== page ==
Advances in sensors, filters and apertures are driving the evolution of multispectral imaging from expensive one-off systems for military and defense applications to affordable, practical, commercial systems for use in everything from medical imaging to satellite remote sensing.
A multispectral image from the DMCii satellite identifies fresh vegetation in Myanmar (red), 2011. The UK-DMC-2 22-m obtained the image from orbit using three spectral bands: red, green and NIR.
Courtesy of DMCii
Simultaneous imaging in multiple wavelength bands across the spectrum enables us to “see” details far beyond the capabilities of the human eye. Combined with telescopes, multispectral imaging (MSI) exposes the secrets of the universe; combined with high-resolution microscopes, it identifies hidden diseases. As recently as 15 years ago, MSI was largely limited to very expensive, bulky and custom-built systems for laboratory and government applications. Systems in Earth orbit required public funding because of the high cost associated with building and launching them. Recent advances in shared apertures, sensors, filters and design have helped MSI evolve to more accessible, affordable, compact systems for commercial use.
Multispectral imaging combines two to five spectral imaging bands of relatively large bandwidth into a single optical system. A multispectral system usually provides a combination of visible (0.4 to 0.7 µm), near infrared (NIR; 0.7 to 1 µm), short-wave infrared (SWIR; 1 to 1.7 µm), mid-wave infrared (MWIR; 3.5 to 5 µm) or long-wave infrared (LWIR; 8 to 12 µm) bands into a single system.
Many electro-optic/infrared multispectral systems for intelligence, surveillance and reconnaissance (ISR) applications combine at least one reflective-band (EO) sensor with one thermal-band (IR) sensor. Visible, NIR and SWIR are usually considered EO bands and form images using reflected light from a target. MWIR and LWIR are thermal IR bands, and they directly image the blackbody radiation from a target.
A fused multispectral image. This image of a deer at night combines NIR and SWIR band images to reveal both thermal and reflective information.
Courtesy of Sensors Unlimited/Goodrich ISR
The WESCAM 474HD is a large shared-aperture SWIR and MWIR system recently developed at L-3 Communications / Wescam-Sonoma. It uses a combination of reflective and refractive optics. An 11-in. shared-aperture front end supports both spectral bands. The spectral light paths are split, and more traditional zooming (multiple field-of-view) refractive optics complete the imaging system.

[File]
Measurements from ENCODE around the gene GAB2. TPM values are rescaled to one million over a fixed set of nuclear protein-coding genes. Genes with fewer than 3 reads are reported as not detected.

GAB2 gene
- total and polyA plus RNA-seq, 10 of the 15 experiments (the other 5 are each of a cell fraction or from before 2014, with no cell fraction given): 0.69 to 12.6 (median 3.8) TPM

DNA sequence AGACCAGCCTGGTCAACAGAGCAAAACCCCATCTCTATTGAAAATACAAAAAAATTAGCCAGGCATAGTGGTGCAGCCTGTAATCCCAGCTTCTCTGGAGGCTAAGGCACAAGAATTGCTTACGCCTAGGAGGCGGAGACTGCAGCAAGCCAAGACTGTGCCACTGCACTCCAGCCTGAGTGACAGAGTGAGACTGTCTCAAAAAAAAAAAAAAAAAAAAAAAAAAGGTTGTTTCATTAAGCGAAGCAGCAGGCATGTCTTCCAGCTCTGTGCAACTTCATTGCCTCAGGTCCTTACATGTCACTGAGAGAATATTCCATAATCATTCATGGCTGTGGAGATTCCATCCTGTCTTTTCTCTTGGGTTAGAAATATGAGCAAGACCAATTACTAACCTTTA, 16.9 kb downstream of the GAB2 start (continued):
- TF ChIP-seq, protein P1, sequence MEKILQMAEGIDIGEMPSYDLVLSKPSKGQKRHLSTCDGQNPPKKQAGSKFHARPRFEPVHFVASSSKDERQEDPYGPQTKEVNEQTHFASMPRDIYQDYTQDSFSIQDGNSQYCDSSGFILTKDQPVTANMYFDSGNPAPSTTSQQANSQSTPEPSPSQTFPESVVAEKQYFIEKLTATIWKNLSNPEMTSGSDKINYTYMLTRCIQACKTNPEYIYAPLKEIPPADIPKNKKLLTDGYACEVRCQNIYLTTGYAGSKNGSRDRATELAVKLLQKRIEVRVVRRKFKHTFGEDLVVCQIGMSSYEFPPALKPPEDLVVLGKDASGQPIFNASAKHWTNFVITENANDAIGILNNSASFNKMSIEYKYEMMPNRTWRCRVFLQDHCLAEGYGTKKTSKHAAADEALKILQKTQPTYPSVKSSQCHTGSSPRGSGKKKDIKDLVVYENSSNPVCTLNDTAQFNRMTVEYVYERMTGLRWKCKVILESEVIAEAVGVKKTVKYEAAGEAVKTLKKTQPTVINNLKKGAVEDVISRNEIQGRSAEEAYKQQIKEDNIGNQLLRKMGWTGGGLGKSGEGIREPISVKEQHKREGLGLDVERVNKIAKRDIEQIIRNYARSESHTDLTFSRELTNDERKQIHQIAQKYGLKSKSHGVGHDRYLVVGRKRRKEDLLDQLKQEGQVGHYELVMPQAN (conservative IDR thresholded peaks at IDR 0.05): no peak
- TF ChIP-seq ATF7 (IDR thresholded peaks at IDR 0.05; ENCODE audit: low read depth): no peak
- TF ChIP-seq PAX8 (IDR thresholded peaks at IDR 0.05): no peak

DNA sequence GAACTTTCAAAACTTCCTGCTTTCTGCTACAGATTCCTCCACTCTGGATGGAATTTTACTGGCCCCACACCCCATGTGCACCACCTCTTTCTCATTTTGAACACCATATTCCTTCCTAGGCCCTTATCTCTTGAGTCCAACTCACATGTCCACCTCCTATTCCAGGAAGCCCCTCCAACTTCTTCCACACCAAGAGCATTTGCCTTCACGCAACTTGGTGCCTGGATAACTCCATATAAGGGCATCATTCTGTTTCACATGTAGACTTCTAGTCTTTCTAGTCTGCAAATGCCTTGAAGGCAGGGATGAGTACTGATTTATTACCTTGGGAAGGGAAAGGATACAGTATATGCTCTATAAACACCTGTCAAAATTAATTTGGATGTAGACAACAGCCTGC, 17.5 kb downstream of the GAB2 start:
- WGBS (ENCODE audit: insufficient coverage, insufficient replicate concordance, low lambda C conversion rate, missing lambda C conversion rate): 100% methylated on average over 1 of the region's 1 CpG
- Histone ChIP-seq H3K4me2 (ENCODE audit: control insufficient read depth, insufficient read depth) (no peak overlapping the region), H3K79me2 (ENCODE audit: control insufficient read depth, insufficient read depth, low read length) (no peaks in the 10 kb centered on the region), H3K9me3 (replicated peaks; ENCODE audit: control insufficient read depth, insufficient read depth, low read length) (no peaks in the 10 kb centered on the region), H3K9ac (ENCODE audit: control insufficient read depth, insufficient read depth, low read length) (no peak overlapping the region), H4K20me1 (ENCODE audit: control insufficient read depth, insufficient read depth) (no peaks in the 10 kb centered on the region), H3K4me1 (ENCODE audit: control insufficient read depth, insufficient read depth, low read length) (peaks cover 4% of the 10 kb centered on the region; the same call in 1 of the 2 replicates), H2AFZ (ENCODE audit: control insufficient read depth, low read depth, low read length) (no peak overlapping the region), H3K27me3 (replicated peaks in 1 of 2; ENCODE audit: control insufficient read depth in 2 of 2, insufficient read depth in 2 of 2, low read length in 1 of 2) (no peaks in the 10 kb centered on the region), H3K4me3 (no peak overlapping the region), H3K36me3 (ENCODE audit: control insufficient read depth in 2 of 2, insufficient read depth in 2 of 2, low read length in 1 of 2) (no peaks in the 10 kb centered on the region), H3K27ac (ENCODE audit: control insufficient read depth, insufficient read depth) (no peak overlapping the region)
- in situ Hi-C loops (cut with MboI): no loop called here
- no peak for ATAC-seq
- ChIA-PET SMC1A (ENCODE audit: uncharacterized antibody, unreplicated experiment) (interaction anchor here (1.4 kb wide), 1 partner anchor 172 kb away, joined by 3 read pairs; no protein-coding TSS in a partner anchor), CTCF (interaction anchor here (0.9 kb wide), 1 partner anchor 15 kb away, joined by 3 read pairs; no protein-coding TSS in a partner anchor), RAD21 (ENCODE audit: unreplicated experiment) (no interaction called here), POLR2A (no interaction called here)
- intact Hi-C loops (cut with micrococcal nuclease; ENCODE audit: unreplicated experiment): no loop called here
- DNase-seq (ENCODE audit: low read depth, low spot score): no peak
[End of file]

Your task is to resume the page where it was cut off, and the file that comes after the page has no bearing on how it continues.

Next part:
Courtesy of L-3 Communications/Wescam-Sonoma
Multi- vs. shared aperture
One way to categorize multispectral systems is by aperture type, according to Craig Olson, senior optical engineer at L-3 Communications (Santa Rosa, Calif., U.S.A.). Multi-aperture systems have one window for each sensor, and sensors generally do not share common optics; they have relatively uncomplicated sensor designs but difficult packaging constraints. Shared-aperture systems, in contrast, combine as much of the optical path as possible among the various focal planes to minimize the size and weight of the total system. Shared-aperture systems can support much larger optical apertures for the same overall system size.
According to Olson, spectral systems incorporating the 2- to 3.5-µm band are less common because both the atmosphere and common optical glasses absorb heavily in that region. Systems for scientific or industrial process control applications might need these wavelengths, but combining that specific band into a multispectral system with another band poses significant engineering challenges. Applications between 2 and 3.5 µm are usually quite specialized. For example, the detection of explosives and chemicals falls into this category.
Standard definition imagers at 640 × 512 pixels are the most common configurations for non-visible bands. Focal planes with high-definition format (1,280 × 720 or larger) are recent developments in sensors other than visible charge-coupled devices (CCD) or complementary metal oxide semiconductors (CMOS). Such imagers can exploit large apertures since the large pixel size no longer limits spatial resolution. “Maintaining sensitivity in small pixels is an ongoing challenge for focal plane manufacturers, as is increasing the dynamic range or well depth,” says Olson.
Multispectral shared-aperture systems provide a lot of benefit when they exploit disparate physical phenomena between reflected and thermally emitted target signatures. Moreover, such systems also maximize spatial resolution. With a larger aperture, the sensor optics can support a much longer focal length with true resolution (i.e., not empty magnification) at the low f-numbers required for extremely sensitive detection and identification tasks common in ISR applications. Mission capability and operational envelopes can be extended by performing imaging tasks later into the evening, for example, or from a longer range.
MSI systems have an advantage in image fusion, says Olson, a capability that has become accessible to many systems in recent years. They are compatible by design with image fusion and other applications that require close alignment of spatial information from two or more spectral bands. While not providing as dense a dataset or “image cube” as a high-end hyperspectral system, a multispectral system combines just two panchromatic data sets with different insights into target characteristics to augment the information contained in a snapshot or video sequence.